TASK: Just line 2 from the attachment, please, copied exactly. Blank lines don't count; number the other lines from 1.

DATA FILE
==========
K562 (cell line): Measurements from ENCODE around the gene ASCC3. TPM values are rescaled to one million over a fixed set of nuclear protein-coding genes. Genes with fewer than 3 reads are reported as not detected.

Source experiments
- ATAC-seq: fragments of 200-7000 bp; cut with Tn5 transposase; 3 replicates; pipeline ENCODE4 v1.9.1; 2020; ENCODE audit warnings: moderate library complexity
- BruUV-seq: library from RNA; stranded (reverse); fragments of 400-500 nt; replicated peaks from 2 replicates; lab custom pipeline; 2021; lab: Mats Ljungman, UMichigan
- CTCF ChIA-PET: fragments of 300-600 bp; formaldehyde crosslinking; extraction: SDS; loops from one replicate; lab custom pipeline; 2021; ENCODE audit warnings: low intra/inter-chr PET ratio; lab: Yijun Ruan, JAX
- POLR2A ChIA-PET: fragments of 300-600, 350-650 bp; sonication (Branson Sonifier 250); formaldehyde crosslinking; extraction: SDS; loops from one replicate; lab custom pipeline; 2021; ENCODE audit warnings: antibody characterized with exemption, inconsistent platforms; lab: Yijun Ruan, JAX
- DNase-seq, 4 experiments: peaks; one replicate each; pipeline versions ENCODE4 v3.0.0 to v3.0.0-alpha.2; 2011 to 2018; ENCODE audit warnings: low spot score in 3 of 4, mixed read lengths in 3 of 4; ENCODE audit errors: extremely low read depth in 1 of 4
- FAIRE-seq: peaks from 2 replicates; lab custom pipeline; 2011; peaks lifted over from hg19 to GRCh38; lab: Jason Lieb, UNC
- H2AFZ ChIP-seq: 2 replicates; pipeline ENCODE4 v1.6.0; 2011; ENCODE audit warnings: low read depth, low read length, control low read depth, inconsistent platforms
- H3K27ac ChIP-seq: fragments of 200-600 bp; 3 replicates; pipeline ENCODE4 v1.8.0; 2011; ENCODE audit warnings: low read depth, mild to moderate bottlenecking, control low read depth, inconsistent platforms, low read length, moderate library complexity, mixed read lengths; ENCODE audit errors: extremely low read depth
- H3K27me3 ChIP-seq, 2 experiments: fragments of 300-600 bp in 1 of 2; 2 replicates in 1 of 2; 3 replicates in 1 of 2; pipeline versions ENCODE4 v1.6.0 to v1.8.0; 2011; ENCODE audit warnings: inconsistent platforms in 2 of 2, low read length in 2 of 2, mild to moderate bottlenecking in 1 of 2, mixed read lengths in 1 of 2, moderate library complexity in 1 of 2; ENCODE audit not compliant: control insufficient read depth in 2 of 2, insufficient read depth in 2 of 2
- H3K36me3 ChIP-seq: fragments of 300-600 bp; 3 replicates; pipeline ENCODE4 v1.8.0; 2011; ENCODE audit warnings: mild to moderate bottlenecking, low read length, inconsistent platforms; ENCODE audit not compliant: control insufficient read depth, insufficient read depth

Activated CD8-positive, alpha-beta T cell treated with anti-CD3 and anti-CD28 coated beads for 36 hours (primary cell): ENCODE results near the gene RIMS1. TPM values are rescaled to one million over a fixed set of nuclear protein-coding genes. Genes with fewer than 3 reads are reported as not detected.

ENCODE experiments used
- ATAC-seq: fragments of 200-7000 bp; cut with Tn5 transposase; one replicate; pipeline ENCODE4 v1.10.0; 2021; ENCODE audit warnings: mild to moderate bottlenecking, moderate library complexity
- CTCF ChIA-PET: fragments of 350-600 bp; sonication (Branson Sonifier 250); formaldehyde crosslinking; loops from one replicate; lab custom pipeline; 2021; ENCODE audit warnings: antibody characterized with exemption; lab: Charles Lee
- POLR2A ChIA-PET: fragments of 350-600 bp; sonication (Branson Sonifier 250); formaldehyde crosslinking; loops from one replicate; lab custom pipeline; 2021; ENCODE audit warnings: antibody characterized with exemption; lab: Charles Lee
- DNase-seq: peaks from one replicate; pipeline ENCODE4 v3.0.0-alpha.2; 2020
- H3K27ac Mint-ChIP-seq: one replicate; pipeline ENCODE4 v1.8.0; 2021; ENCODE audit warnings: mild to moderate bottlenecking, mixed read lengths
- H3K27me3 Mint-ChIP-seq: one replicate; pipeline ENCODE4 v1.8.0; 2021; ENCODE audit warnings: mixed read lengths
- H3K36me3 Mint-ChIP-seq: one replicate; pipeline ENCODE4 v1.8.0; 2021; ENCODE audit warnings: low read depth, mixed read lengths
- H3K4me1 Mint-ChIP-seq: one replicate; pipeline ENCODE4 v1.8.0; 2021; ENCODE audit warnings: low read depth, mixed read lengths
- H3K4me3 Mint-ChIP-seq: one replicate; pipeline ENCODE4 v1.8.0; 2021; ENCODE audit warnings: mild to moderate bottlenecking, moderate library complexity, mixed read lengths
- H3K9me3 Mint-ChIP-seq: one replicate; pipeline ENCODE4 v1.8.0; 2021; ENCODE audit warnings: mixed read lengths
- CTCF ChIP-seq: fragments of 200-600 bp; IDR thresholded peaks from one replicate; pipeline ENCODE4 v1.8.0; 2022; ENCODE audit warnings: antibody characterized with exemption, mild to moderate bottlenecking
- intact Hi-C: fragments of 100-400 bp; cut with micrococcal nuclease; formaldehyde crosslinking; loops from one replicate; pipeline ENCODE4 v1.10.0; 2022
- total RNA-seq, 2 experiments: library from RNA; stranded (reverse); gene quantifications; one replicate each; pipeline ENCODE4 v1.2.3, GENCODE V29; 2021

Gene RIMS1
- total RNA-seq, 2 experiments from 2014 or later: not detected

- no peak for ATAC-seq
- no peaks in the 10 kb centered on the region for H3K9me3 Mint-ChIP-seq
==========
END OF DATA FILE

Source experiments